Indigenous Ecological Knowledge and Perceptions of Climate Change on the Environment and Livelihood of Local Communities in Kgalagadi District of Botswana

  •  Summer Mabula    
  •  Keoikantse Sianga    
  •  Ayana Angassa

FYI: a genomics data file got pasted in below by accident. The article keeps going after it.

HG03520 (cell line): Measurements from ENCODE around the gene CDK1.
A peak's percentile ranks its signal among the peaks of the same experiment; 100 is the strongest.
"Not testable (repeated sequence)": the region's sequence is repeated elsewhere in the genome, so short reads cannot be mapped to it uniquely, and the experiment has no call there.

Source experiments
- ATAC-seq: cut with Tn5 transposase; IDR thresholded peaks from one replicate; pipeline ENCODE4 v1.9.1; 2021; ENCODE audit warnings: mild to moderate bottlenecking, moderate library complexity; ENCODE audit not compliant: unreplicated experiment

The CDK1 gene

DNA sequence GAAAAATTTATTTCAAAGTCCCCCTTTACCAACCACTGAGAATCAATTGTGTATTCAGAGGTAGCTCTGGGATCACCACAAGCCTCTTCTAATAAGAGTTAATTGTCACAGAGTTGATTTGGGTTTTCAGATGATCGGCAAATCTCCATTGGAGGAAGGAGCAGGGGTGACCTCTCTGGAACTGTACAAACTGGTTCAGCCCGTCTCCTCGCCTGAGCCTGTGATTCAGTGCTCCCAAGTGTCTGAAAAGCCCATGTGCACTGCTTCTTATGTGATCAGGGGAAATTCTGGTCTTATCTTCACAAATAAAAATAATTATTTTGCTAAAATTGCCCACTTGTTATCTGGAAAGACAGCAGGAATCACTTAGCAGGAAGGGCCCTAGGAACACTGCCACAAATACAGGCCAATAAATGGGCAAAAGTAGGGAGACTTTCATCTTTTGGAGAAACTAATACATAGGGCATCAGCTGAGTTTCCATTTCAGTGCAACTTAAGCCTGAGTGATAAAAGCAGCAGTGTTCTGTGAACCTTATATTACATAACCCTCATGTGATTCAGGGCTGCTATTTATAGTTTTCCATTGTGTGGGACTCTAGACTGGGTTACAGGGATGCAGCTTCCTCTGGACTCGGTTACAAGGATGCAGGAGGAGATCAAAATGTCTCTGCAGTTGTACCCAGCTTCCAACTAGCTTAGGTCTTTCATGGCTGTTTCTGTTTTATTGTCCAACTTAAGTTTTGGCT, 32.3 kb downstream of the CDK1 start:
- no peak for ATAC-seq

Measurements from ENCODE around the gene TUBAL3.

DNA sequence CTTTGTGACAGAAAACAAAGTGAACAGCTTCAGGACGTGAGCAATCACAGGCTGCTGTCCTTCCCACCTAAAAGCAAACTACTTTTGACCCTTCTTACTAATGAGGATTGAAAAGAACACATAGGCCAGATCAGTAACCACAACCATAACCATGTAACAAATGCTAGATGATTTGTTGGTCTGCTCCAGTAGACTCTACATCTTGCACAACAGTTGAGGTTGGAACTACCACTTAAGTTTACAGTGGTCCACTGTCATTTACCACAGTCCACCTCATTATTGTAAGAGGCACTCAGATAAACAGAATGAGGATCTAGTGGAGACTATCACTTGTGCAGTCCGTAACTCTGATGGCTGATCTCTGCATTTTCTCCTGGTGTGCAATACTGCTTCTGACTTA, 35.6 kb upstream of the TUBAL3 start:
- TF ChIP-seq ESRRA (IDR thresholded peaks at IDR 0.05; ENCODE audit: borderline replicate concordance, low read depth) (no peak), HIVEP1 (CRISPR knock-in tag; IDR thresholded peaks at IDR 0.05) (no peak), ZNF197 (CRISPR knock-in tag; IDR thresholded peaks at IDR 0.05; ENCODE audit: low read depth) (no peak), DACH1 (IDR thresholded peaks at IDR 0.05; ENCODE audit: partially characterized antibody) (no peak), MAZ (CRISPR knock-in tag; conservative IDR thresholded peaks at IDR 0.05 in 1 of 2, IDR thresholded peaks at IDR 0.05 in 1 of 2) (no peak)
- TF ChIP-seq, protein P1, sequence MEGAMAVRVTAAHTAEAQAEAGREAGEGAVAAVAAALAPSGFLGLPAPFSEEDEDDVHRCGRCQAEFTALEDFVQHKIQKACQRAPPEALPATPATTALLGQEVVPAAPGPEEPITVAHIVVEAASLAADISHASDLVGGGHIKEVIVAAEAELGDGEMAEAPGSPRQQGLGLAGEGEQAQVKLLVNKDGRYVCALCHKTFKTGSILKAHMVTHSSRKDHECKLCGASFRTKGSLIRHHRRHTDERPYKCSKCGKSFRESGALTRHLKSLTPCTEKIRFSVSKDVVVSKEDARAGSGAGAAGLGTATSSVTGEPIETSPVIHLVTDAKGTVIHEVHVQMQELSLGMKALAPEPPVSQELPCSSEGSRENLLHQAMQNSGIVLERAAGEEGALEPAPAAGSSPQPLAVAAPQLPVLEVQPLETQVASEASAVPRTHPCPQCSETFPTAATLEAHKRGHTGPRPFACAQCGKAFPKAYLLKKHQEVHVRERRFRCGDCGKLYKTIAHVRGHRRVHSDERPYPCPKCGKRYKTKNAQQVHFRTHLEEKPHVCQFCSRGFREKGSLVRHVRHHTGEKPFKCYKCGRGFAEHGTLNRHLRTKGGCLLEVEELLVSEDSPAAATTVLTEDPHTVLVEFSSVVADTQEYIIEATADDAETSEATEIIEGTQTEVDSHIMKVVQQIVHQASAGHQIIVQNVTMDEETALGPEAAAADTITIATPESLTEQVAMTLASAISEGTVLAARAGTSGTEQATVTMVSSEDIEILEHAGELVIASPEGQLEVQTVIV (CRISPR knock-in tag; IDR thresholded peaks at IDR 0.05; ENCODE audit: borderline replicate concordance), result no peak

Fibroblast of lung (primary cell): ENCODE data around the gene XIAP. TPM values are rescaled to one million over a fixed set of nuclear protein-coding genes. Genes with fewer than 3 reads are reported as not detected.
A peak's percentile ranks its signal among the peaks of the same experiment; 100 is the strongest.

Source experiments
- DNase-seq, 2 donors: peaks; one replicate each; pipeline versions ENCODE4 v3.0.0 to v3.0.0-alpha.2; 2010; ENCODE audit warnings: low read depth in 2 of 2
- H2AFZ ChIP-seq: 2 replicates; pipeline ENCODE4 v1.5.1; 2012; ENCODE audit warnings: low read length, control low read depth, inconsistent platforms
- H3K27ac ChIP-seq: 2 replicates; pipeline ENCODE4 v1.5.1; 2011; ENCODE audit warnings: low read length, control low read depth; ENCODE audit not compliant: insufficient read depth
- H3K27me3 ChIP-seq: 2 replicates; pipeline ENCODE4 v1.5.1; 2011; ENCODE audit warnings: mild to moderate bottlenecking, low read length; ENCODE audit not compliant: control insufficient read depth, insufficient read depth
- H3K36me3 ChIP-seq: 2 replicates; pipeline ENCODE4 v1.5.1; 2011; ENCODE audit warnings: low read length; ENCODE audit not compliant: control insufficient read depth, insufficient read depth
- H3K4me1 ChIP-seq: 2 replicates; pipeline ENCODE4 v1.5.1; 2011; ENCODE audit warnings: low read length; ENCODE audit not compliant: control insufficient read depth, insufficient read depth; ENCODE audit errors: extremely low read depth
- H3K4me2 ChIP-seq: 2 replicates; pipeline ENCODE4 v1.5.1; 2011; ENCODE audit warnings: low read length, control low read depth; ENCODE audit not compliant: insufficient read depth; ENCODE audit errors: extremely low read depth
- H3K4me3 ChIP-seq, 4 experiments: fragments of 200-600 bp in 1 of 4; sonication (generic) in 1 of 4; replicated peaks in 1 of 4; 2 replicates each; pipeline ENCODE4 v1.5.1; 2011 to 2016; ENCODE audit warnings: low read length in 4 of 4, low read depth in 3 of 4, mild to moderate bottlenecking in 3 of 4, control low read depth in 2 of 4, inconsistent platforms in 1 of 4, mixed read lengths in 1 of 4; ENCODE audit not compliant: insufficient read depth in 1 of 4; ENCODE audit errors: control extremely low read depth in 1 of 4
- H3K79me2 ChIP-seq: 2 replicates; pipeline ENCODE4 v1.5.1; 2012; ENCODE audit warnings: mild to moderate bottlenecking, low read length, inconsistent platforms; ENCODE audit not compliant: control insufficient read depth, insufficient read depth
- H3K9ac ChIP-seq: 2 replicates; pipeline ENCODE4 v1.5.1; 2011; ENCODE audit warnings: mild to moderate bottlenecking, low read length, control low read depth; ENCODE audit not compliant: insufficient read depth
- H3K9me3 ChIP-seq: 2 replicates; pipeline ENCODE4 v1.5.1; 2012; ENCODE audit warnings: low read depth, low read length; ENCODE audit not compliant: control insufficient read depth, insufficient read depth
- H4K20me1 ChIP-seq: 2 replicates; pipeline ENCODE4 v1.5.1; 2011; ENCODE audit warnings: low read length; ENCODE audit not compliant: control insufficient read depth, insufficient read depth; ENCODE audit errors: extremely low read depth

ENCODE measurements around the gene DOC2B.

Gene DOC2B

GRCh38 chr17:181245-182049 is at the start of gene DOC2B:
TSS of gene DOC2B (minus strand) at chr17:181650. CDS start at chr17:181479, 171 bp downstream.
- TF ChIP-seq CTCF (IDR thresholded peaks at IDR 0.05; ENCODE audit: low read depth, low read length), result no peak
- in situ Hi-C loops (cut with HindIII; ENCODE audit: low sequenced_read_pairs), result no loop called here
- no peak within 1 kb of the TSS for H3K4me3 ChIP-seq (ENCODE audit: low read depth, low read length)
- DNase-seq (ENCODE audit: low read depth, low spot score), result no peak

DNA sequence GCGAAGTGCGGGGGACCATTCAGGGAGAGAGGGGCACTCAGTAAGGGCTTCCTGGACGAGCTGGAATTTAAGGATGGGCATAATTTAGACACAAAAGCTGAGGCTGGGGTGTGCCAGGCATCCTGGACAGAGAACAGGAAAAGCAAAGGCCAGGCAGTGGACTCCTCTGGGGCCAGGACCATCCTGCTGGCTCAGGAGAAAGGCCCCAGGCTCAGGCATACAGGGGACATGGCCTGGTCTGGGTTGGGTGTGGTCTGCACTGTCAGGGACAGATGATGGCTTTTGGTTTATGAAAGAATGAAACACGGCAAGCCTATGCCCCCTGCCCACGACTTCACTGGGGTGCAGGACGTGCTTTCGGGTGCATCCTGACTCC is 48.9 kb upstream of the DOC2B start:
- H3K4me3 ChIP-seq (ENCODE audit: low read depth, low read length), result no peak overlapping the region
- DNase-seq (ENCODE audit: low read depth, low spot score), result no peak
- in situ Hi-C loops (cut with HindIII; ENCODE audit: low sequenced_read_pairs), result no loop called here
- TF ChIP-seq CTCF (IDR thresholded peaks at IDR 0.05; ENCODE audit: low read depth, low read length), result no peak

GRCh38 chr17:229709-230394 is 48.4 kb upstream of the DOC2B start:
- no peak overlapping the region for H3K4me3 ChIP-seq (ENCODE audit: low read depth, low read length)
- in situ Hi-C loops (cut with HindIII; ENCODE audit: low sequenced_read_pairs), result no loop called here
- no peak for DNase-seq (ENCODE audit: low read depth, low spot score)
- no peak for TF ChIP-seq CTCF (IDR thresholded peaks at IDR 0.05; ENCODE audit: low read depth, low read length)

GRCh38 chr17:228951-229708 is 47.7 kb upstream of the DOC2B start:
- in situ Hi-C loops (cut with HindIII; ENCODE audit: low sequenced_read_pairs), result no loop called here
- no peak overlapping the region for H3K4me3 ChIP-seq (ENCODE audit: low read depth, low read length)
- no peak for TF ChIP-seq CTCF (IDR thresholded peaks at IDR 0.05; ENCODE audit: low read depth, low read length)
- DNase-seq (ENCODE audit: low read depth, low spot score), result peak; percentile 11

Extreme climate change causes an immeasurable threat to the livelihood security and prosperity of rural communities, including the natural environment and resources managed by the local people in the Kgalagadi District of Botswana. The study aims to understand the indigenous ecological knowledge of local communities about climate change, its impacts on the environment, and their livelihoods across five villages in the Kgalagadi District of Botswana. The present study used a semi-structured questionnaire survey at the household level who were randomly selected using the village register book. The results indicated that all the respondents in Kang village and some from Lehututu and Tshane villages perceived that the causes of climate change were unknown. However, some respondents across the other four villages believed that climate change is caused by various factors including wildfires, pollution from industries, impacts from livestock, and vehicles, as well as a curse from God. Indigenous knowledge must be well incorporated with scientific methods and up-to-date climate change adaptation and mitigation strategies to envisage more concrete results. This helps to integrate the insight of local people into policies and strategies to make an effort for solutions that are crucial for sustainable development. We suggest that all stakeholders should harmonise the use of indigenous knowledge with climate change strategies, to make the best use of its contribution to the successful execution of climate change policies.

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